Today’s letter is S, and today’s author in the Really Like This Book podcast series catch-up is totally obscure. I present to you The Teahouse of the August Moon, by the American novelist Vern Sneider. This is a gentle comedy about the American occupation of Japan after the Second World War, where the Japanese get the better of the Americans, the Americans organise the Japanese more efficiently, and everyone learns to love each other’s way of life. My parents have the paperback edition of this book, which was published in 1951, and I grew up reading it surreptitiously, going back again and again to have another go at it. It’s not an adult novel as such, but it’s full of American army slang and pidgin English, so it took a bit of deciphering by a ten-year old. The cover has a photo from the 1956 film, starring a very badly made-up Marlon Brando as Sakini, the Japanese interpreter.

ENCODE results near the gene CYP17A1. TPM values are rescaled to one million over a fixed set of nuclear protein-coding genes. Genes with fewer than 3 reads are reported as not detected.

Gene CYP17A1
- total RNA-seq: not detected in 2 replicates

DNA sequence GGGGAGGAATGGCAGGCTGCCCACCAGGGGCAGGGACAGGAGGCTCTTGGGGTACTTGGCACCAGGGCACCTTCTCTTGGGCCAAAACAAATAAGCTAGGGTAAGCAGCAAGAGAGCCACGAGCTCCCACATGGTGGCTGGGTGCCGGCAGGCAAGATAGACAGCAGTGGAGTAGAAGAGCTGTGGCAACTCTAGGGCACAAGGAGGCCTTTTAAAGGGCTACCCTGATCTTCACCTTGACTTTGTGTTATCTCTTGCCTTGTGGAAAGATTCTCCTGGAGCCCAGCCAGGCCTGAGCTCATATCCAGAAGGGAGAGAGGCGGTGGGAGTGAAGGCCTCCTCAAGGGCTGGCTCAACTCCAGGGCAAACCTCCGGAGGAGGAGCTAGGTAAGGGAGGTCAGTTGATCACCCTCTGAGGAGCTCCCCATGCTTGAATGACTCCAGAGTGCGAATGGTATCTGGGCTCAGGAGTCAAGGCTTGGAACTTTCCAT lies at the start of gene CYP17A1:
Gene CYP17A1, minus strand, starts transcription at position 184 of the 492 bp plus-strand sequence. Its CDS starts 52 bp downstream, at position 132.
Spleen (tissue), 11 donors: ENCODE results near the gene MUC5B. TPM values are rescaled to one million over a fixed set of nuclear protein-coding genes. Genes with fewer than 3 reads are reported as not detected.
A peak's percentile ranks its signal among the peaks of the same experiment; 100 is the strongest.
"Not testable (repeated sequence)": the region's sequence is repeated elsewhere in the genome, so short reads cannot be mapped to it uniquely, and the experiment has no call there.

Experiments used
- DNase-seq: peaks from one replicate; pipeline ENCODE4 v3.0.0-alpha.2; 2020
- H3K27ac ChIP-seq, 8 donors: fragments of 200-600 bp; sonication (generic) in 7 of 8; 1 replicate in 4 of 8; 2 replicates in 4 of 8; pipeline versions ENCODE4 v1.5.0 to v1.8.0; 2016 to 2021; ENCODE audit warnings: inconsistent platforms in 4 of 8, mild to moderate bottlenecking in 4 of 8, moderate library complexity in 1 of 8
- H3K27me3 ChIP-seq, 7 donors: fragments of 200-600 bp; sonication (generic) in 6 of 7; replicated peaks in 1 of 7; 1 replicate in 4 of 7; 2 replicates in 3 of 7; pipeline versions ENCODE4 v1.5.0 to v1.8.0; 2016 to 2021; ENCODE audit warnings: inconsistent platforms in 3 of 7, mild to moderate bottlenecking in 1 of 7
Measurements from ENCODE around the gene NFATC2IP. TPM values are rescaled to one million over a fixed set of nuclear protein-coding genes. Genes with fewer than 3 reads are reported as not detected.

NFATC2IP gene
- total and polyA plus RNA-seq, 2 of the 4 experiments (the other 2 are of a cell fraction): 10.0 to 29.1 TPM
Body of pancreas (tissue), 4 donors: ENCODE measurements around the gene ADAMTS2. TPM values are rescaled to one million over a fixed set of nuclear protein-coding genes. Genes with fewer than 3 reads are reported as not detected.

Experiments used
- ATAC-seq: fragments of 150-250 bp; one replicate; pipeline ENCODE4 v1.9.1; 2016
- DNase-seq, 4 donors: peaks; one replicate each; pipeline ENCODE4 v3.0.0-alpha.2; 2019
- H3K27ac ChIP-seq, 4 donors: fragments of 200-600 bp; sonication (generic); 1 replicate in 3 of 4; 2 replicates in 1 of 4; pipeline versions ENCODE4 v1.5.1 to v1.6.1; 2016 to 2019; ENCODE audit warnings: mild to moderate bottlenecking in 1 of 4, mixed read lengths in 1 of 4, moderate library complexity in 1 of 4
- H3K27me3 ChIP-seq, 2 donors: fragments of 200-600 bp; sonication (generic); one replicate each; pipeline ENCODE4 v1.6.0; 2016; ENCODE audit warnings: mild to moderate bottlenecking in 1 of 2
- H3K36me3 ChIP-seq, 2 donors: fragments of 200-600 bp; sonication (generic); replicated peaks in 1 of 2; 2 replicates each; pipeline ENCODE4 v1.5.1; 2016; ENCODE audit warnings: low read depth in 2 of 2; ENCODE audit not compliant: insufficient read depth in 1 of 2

According to his obituary in the New York Times, during the Second World War Vern Sneider had been part of the American military government team that installed itself in Okinawa in April 1945, as an occupation force. He became the military commander of Tobaru, a small Japanese town of 5000 people. This book is based on his experiences, and must be one of the most gentle novels about army occupation ever written. For years I thought that it must also have been a whitewash, a sanitised recounting of a traumatic time at the end of war. In April 1945 Japan had not formally surrendered to the Allies, so the Okinawa occupation was definitely an invasion by the Americans. In August 1945 the first atomic bomb was dropped on Hiroshima. Okinawa is only about 600 miles south of Hiroshima and Nagasaki, halfway to Taiwan in the middle of the East China Sea, but the bombs are not mentioned at all in this delightful, wise and charming novel. Apparently the world was not fully informed about what the bombs did, and how many they killed, until 1951, the same year that this book was published. But I’m still puzzled about the absence of war in the novel. The horrors of war that the world inflicted on Japan (as well as of the horrors that Japan inflicted on everyone else during the war) are completely absent in the novel. Everyone just gets along fine. The small town of Tobiki is a dead-end posting for amateur soldiers, somewhere to keep them from doing any damage. There is no place in this novel for trauma or wartime bitterness. In the absence of anything else known about the book or the author, we just have to assume that it was written to entertain and delight and to charm.